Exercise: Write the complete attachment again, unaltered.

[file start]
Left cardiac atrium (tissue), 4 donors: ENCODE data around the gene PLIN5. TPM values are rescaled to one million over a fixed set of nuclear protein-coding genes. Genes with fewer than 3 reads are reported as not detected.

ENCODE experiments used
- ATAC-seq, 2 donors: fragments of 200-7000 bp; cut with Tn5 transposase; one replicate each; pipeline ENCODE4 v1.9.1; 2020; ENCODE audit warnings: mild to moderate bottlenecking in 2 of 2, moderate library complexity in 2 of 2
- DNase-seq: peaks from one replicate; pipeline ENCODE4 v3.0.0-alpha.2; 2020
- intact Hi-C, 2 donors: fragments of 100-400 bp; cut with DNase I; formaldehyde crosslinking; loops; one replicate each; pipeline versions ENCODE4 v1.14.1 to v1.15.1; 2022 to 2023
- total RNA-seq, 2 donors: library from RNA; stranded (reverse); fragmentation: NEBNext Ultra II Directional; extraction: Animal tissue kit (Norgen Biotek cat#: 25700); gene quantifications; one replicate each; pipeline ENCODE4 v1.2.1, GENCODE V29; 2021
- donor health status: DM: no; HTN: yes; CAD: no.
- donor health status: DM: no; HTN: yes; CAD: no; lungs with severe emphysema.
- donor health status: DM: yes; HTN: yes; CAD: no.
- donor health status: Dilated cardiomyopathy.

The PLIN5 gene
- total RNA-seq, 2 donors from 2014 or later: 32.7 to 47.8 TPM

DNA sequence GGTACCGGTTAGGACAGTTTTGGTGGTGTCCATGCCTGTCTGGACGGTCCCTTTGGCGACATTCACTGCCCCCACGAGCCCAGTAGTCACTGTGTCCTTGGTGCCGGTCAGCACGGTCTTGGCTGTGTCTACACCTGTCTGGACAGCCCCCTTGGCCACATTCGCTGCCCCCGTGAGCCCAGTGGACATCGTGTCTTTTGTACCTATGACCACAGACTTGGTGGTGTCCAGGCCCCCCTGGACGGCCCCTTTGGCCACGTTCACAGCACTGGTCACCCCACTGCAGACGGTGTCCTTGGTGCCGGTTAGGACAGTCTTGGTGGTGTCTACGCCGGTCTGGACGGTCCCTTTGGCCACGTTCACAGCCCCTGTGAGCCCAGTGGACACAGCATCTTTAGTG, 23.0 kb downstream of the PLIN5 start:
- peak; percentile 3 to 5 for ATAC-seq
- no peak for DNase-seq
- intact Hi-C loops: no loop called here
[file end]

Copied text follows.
Left cardiac atrium (tissue), 4 donors: ENCODE data around the gene PLIN5. TPM values are rescaled to one million over a fixed set of nuclear protein-coding genes. Genes with fewer than 3 reads are reported as not detected.

ENCODE experiments used
- ATAC-seq, 2 donors: fragments of 200-7000 bp; cut with Tn5 transposase; one replicate each; pipeline ENCODE4 v1.9.1; 2020; ENCODE audit warnings: mild to moderate bottlenecking in 2 of 2, moderate library complexity in 2 of 2
- DNase-seq: peaks from one replicate; pipeline ENCODE4 v3.0.0-alpha.2; 2020
- intact Hi-C, 2 donors: fragments of 100-400 bp; cut with DNase I; formaldehyde crosslinking; loops; one replicate each; pipeline versions ENCODE4 v1.14.1 to v1.15.1; 2022 to 2023
- total RNA-seq, 2 donors: library from RNA; stranded (reverse); fragmentation: NEBNext Ultra II Directional; extraction: Animal tissue kit (Norgen Biotek cat#: 25700); gene quantifications; one replicate each; pipeline ENCODE4 v1.2.1, GENCODE V29; 2021
- donor health status: DM: no; HTN: yes; CAD: no.
- donor health status: DM: no; HTN: yes; CAD: no; lungs with severe emphysema.
- donor health status: DM: yes; HTN: yes; CAD: no.
- donor health status: Dilated cardiomyopathy.

The PLIN5 gene
- total RNA-seq, 2 donors from 2014 or later: 32.7 to 47.8 TPM

DNA sequence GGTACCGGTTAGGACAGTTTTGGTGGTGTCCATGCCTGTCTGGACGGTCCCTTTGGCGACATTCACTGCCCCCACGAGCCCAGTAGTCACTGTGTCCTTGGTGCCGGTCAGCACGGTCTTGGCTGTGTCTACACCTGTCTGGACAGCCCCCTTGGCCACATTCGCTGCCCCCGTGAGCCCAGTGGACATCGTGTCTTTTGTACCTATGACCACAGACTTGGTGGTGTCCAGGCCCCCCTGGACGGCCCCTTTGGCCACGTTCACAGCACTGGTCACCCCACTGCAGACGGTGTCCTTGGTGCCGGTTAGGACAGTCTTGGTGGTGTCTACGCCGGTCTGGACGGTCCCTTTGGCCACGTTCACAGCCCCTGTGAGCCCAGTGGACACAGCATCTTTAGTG, 23.0 kb downstream of the PLIN5 start:
- peak; percentile 3 to 5 for ATAC-seq
- no peak for DNase-seq
- intact Hi-C loops: no loop called here